How Experts Decided Tape Not Zimmerman
Since news broke over the weekend that two audio experts say the screams for help recorded on a 911 call were not George Zimmerman's voice, I've been wondering how they did their tests. It turns out they used two totally different techniques.
After the Sentinel contacted Owen, he used software called Easy Voice Biometrics to compare Zimmerman's voice to the 911 call screams. "I took all of the screams and put those together, and cut out everything else," Owen says.
Owen, a court-qualified expert witness and former chief engineer for the New York Public Library's Rodgers and Hammerstein Archives of Recorded Sound, is an authority on biometric voice analysis — a computerized process comparing attributes of voices to determine whether they match.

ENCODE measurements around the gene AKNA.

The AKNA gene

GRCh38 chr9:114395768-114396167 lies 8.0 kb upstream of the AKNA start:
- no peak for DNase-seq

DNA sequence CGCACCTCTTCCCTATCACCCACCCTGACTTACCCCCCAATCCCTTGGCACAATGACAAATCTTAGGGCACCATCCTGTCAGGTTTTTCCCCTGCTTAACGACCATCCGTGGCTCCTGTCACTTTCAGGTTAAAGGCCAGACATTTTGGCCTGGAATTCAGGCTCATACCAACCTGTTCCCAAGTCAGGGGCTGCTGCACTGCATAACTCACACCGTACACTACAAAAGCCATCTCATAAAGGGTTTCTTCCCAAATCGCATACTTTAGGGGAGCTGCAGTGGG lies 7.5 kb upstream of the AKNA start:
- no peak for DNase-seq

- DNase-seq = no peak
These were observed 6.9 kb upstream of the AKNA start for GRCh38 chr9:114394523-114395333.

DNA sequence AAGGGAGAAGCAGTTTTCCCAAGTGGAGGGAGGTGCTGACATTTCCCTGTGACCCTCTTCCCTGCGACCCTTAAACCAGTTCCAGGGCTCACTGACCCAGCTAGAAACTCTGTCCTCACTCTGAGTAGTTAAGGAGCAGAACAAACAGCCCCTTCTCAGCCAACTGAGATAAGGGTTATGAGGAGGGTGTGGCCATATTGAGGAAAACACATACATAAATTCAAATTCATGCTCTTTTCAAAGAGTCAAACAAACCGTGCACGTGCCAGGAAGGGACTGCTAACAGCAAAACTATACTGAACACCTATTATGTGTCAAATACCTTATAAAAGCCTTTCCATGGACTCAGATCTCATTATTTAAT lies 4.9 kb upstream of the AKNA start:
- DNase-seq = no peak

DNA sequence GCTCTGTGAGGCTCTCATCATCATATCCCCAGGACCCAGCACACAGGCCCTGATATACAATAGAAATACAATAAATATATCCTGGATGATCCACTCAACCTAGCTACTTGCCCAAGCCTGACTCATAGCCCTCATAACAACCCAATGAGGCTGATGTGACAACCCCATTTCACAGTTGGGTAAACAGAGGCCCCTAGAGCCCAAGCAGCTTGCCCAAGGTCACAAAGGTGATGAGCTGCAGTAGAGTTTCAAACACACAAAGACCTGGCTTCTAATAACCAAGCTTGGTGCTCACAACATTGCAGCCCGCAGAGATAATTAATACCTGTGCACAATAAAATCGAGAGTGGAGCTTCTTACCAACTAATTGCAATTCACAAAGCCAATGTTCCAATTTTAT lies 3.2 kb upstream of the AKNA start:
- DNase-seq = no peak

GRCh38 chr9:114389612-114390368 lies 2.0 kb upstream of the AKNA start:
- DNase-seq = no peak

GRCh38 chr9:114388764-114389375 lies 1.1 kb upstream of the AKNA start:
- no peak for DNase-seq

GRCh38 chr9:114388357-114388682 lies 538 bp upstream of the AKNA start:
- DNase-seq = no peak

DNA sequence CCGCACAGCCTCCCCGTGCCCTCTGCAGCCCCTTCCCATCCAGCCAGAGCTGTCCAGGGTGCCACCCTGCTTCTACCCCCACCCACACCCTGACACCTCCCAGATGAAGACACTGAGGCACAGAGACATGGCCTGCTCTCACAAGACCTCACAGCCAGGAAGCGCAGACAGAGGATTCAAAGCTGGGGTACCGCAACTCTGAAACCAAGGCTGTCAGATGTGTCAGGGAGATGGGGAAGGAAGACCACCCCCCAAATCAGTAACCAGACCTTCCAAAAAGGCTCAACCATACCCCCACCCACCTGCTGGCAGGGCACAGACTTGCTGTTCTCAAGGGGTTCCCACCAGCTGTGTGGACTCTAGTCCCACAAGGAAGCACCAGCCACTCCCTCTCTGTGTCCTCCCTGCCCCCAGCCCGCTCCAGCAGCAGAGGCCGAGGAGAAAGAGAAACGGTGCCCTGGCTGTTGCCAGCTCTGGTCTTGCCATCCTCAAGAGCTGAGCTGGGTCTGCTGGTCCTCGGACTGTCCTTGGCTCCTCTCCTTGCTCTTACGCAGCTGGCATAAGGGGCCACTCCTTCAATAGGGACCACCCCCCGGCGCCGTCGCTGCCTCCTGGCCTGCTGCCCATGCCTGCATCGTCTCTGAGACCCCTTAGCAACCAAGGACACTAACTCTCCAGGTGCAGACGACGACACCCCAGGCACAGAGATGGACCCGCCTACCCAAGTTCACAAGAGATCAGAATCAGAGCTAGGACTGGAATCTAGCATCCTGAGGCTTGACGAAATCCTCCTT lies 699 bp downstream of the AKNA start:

While the story in the Orlando Sentinel, which engaged the experts, goes into great detail on the work that Owen did, it leaves unclear whether the second expert, Ed Primeau, even did any tests on the tape.
Not all experts rely on biometrics. Ed Primeau, a Michigan-based audio engineer and forensics expert, is not a believer in the technology's use in courtroom settings. He relies instead on audio enhancement and human analysis based on forensic experience.
After listening closely to the 911 tape on which the screams are heard, Primeau also has a strong opinion. "I believe that's Trayvon Martin in the background, without a doubt," Primeau says, stressing that the tone of the voice is a giveaway. "That's a young man screaming."